# Changeset ce06be2 in report

Ignore:
Timestamp:
Jan 12, 2007 12:59:30 AM (11 years ago)
Branches:
h2010, master
Children:
6d9baa1
Parents:
1083481
Message:

reworking the informal explanation of pattern gaurds
Modified the syntax again to talk about "guards" (which are pattern guards,
boolean guards, and let expressions) . Moved the "Pattern guards" section
I created before into the Case Expressions section.

Location:
report
Files:
2 edited

### Legend:

Unmodified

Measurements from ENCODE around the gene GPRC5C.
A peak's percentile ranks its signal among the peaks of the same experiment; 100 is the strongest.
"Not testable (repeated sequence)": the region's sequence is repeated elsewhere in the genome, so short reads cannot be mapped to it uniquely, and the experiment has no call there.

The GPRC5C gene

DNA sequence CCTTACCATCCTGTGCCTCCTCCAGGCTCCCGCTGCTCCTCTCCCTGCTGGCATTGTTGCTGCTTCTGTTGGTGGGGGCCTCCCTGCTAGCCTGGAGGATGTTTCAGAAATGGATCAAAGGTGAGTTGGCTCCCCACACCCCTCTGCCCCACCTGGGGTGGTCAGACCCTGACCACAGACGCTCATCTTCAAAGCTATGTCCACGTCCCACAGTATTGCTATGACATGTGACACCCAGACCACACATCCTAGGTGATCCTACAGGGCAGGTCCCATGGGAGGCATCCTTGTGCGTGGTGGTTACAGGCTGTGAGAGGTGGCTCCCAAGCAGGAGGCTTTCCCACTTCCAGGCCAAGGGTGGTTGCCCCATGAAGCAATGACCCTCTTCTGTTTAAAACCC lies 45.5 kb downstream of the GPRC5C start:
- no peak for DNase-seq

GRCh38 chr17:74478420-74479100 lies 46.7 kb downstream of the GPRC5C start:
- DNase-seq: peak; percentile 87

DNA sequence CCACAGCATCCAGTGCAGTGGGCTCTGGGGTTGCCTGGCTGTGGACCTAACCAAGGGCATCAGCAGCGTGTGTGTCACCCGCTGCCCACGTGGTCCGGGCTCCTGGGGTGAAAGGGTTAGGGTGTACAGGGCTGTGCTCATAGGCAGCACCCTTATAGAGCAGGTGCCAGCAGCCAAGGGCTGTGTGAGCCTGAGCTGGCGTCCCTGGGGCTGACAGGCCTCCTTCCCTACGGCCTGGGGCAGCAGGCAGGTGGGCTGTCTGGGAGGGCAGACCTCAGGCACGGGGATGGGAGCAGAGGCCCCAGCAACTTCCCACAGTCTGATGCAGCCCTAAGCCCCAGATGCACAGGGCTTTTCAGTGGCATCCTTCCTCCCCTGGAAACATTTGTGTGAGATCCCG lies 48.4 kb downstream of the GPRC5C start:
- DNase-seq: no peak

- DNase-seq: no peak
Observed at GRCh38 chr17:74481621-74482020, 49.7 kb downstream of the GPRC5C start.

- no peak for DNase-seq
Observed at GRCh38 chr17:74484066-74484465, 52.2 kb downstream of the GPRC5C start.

r1083481 types are in @Enum@ and their semantics. \subsection{Qualifiers in Patterns} \index{qualifier} \label{qualifiers-in-patterns} @@@ qual    -> pat @<-@ exp         & (\tr{generator}, or \tr{pattern guard}) | @let@ decls          & (\tr{local declaration}) | exp                  & (\tr{guard}) @@@ \indexsyn{qual} A {\em qualifier}\index{qualifier} has one of the following forms: \begin{itemize} \item {\em generators}\index{generator} (also known as {\em pattern guards}\index{pattern guard} of the form "p @<-@ e", where "p" is a pattern (see Section~\ref{pattern-matching}) of type "t" and "e" is an expression of type "@[@t@]@" \item {\em guards},\index{guard} which are arbitrary expressions of type @Bool@ \item {\em local bindings} that provide new definitions for use in the generated expression "e" or subsequent guards and generators. \end{itemize} The first qualifier has the same environment as the right-hand-side of the case-expression alternative, function definition, or pattern binding to which it is attached.  A qualifier creates successive environments for "e" created by the nested, depth-first evaluation of the generators and let bindings in the qualifier list.  Binding of variables within generators occurs according to the normal pattern matching rules (see Section~\ref{pattern-matching}), and may fail.  A qualifier matches if all of the guards in that qualifier evaluate to @True@ and all of the generators match, otherwise it fails. \subsection{List Comprehensions} \index{list comprehension} @@@ aexp    -> @[@ exp @|@ qual_1 @,@ ... @,@ qual_n @]@    & (\tr{list comprehension}, n>=1) qual    -> pat @<-@ exp         & (\tr{generator}) | @let@ decls          & (\tr{local declaration}) | exp                  & (\tr{boolean guard}) @@@ \indexsyn{aexp} \indexsyn{qual} \noindent A {\em list comprehension} has the form "@[@ e @|@ q_1@,@ ...@,@ q_n @]@, n>=1," where the "q_i" are qualifiers as in Section~\ref{qualifiers-in-patterns}. Such a list comprehension returns the list of elements produced by evaluating "e" in the environments created by the qualifiers.  If a match fails then that element of the list is simply skipped over.  Thus:\nopagebreak[4] A {\em list comprehension} has the form "@[@ e @|@ q_1@,@ ...@,@ q_n @]@, n>=1," where the "q_i" qualifiers\index{qualifier} are either \begin{itemize} \item {\em generators}\index{generator} of the form "p @<-@ e", where "p" is a pattern (see Section~\ref{pattern-matching}) of type "t" and "e" is an expression of type "@[@t@]@" \item {\em boolean guards},\index{boolean guard} which are arbitrary expressions of type @Bool@ \item {\em local bindings} that provide new definitions for use in the generated expression "e" or subsequent boolean guards and generators. \end{itemize} Such a list comprehension returns the list of elements produced by evaluating "e" in the successive environments created by the nested, depth-first evaluation of the generators in the qualifier list.  Binding of variables occurs according to the normal pattern matching rules (see Section~\ref{pattern-matching}), and if a match fails then that element of the list is simply skipped over.  Thus:\nopagebreak[4] \bprog @ @ \eprog yields the list @[4,2]@.  If a qualifier is a guard, it must evaluate yields the list @[4,2]@.  If a qualifier is a boolen guard, it must evaluate to @True@ for the previous pattern match to succeed. As usual, bindings in list comprehensions can shadow those in outer |                                       & (empty alternative) gdpat   ->  qs @->@ exp [ gdpat ] qs      ->  @|@ qual_1, ..., qual_n gdpat   ->  guards @->@ exp [ gdpat ] guards  ->  @|@ guard_1, ..., guard_n             & (n>=1) guard   -> pat @<-@ exp^0       & (\tr{pattern guard}) | @let@ decls          & (\tr{local declaration}) | exp^0                & (\tr{boolean guard}) @@@ \indexsyn{exp}% \indexsyn{alt}% \indexsyn{gdpat}% \indexsyn{gd}% \indexsyn{guards}% \indexsyn{guard}% A {\em case expression}\index{case expression} has the general form where each "match_i" is of the general form $\ba{lll} & "@|@ q_{i1}" & "@->@ e_{i1}" \\ & "@|@ gs_{i1}" & "@->@ e_{i1}" \\ & "..." \\ & "@|@ q_{im_i}" & "@->@ e_{im_i}" \\ & "@|@ gs_{im_i}" & "@->@ e_{im_i}" \\ & \multicolumn{2}{l}{"@where@ decls_i"} \ea$ (Notice that in the syntax rule for "qs", the @|@'' is a (Notice that in the syntax rule for "guards", the @|@'' is a terminal symbol, not the syntactic metasymbol for alternation.) Each alternative "p_i match_i" consists of a pattern\index{pattern} "p_i" and its matches, "match_i". Each match in turn consists of a sequence of pairs of qualifiers\index{qualifier} "q_{ij}" and bodies "e_{ij}" (expressions), followed by optional bindings ("decls_i") that scope over all of the qualifiers and expressions of the alternative.  An alternative of the form consists of a sequence of pairs of guards\index{guard} "gs_{ij}" and bodies "e_{ij}" (expressions), followed by optional bindings ("decls_i") that scope over all of the guards and expressions of the alternative. \index{Pattern Guards} \index{guards} A {\em guard}\index{guard} has one of the following forms: \begin{itemize} \item {\em pattern guards}\index{pattern guard} are of the form "p @<-@ e", where "p" is a pattern (see Section~\ref{pattern-matching}) of type "t" and "e" is an expression type "t".  They succeed if the expression "e" matches the pattern "p", and introduce the bindings of the pattern to the environment. \item {\em boolean guards}\index{boolean guard} are arbitrary expressions of type @Bool@.  They succeed if the expression evaluates to @True@, and they do not introduce new names to the environment.  A boolean guard, "g", is semantically equivalent to the pattern guard "@True <- @g". \item {\em local bindings} are of the form "@let @decls".  They always succeed, and they introduce the names defined in "decls" to the environment. \end{itemize} An alternative of the form \[ "pat @->@ exp @where@ decls" A case expression is evaluated by pattern matching the expression "e" against the individual alternatives.  The alternatives are tried sequentially, from top to bottom.  If "e" matches the pattern in the alternative, the qualifiers for that alternative are tried sequentially from top to bottom, in the environment of the case sequentially, from top to bottom.  If "e" matches the pattern of an alternative, then the guarded expressions for that alternative are tried sequentially from top to bottom in the environment of the case expression extended first by the bindings created during the matching of the pattern, and then by the bindings of variables within the qualifier list (either by using a let clause or a generator), and then by the "decls_i" in the @where@ clause associated with that alternative. If one of the qualifiers matches (see Section~\ref{qualifiers-in-patterns}), the corresponding right-hand side is evaluated in the same environment as the guard. If none of the qualifiers for a given alternative match, matching continues with the next alternative.  If no match succeeds, the result is "\bot".  Pattern matching is described in of the pattern, and then by the "decls_i" in the @where@ clause associated with that alternative. For each guarded expression, the comma-separated guards are tried sequentially from left to right.  If all of them succeed, then the corresponding expression is evaluated in the environment extended with the bindings introduced by the guards.  That is, the bindings that are introduced by a guard (either by using a let clause or a pattern guard) are in scope in the following guards and the corresponding expression.  If any of the guards fail, then this guarded expression fails and the next guarded expression is tried. If none of the guarded expressions for a given alternative succeed, then matching continues with the next alternative.  If no alternative succeeds, then the result is "\bot".  Pattern matching is described in Section~\ref{pattern-matching}, with the formal semantics of case expressions in Section~\ref{case-semantics}. parsers with limited lookahead may incorrectly commit to this choice, and hence reject the program.  Programmers are advised, therefore, to avoid guards that end with a type signature --- indeed that is why a "gd" contains end with a type signature --- indeed that is why a "guard" contains an "exp^0" not an "exp".